Tu Youyou’s Discovery by Songju Ma Daemicke, illustrator Lin- Tu Youyou had been interested in science and medicine since she was a child, so when malaria started infecting people all over the world in 1969, she went to work finding a treatment. Trained as a medical researcher in college and healed by traditional medicine techniques when she was young, Tu Youyou started experimenting with natural Chinese remedies. The treatment she discovered through years of research and experimentation is still used all over the world today.
Jada Jones Skywatcher by Kelly Starling Lyons, illustrator Nneka Myers- Jada is excited to do a school project about her hero Dr. Mae Jemison, a former NASA astronaut and the first Black woman to travel to outer space. She even gets to pretend to be her for the presentation in front of her teacher, parents, and friends! But when Jada's research reminds her how accomplished her hero truly is, she suddenly feels like she's made a mistake. How can she portray someone who seems to have everything together when she feels like she's falling apart?
When Langston Dances by Kaija Langley, illustrator Keith Mallett- Langston likes basketball okay, but what he loves is to dance—ever since he saw the Alvin Ailey Dance Company perform. He longs to twirl into a pirouette, whirl into a piqué. He wants to arabesque and attitude, grand battement and grand jeté. When he walks, the whole street is his stage. With his neighborhood cheering him on, will Langston achieve his dream?
Halal Hot Dogs by Susannah Aziz, illustrator Parwinder Singh- Every Friday after Jummah prayer at the masjid, Musa's family has a special Jummah treat. They take turns picking out what the treat will be, but recently the choices have been . . . interesting. . . Finally, it's Musa's turn to pick, and he picks his favorite-halal hot dogs! But actually getting to eat this deliciousness turns into a journey riddled with obstacles. Will he ever get his favorite tasty treat?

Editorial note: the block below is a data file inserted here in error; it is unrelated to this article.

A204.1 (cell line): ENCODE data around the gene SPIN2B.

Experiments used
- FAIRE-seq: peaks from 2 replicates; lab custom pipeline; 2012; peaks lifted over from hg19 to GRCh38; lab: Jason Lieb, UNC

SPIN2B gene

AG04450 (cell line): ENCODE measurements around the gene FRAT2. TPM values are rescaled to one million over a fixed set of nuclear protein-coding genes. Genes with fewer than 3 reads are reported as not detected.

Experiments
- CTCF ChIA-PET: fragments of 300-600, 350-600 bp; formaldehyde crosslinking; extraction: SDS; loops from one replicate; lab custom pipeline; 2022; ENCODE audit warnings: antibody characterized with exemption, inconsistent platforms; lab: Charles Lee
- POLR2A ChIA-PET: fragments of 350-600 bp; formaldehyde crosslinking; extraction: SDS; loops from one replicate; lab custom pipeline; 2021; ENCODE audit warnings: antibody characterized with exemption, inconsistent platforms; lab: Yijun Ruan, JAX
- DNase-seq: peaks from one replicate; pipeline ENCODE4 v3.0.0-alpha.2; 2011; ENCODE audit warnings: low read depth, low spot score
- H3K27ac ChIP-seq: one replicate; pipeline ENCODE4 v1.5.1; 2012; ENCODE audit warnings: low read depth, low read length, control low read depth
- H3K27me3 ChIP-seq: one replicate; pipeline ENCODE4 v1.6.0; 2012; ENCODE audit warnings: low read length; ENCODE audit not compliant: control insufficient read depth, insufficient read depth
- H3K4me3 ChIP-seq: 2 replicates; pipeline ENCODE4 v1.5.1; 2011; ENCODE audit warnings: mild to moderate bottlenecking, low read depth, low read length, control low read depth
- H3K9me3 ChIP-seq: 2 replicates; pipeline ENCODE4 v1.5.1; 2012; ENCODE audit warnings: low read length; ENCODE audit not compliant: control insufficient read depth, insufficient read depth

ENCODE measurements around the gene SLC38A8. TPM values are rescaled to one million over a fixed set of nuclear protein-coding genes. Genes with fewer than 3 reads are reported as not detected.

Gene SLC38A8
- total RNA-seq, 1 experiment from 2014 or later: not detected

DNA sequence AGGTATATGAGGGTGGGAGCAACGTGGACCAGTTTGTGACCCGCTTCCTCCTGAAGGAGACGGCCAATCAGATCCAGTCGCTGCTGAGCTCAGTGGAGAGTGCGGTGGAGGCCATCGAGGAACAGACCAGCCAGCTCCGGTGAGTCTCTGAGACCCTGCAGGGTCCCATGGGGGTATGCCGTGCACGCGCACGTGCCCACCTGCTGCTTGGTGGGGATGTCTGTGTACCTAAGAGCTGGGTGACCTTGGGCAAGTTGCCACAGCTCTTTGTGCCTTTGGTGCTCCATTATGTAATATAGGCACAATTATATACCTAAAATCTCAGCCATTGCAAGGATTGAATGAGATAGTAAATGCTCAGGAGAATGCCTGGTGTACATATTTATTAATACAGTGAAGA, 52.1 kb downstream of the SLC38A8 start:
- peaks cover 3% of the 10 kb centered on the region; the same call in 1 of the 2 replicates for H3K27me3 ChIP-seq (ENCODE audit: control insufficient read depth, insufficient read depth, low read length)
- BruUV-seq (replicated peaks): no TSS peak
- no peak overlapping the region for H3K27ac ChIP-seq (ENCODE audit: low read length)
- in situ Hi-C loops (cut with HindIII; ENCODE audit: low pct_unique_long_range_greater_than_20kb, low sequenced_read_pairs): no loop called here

Ophie’s Ghosts by Justina Ireland-Daffodil Manor, like the wealthy Caruthers family who owns it, is haunted by memories and prejudices of the past—and, as Ophie discovers, ghosts as well. Ghosts who have their own loves and hatreds and desires, ghosts who have wronged others and ghosts who have themselves been wronged. And as Ophie forms a friendship with one spirit whose life ended suddenly and unjustly, she wonders if she might be able to help—even as she comes to realize that Daffodil Manor may hold more secrets than she bargained for.
Isabel and Her Colores Go to School by Alexandra Alessandri, illustrator Courtney Dawson-English, with its blustery blues and whites, just feels wrong to Isabel. She prefers the warm oranges and pinks of Spanish. As she prepares for class at a new school, she knows she's going to have to learn--and she would rather not! Her first day is uncomfortable, until she discovers there's more than one way to communicate with friends. This is a universal story about feeling new and making new friends.
We Can: Portraits of Power by Tyler Gordon- Here is a debut picture book by partially deaf prodigy Tyler Gordon, featuring his bold paintings of over 30 icons―musicians, artists, writers, civils rights leaders, sports legends, change-makers, record-setters, and more―alongside short explanations of how these people inspire him.
Unsettled by Reem Faruqi- When her family moves from Pakistan to Peachtree City, all Nurah wants is to blend in, yet she stands out for all the wrong reasons. Nurah’s accent, floral-print kurtas, and tea-colored skin make her feel excluded, until she meets Stahr at swimming tryouts. And in the water Nurah doesn’t want to blend in. She wants to win medals like her star athlete brother, Owais—who is going through struggles of his own in the U.S. Yet when sibling rivalry gets in the way, she makes a split-second decision of betrayal that changes their fates.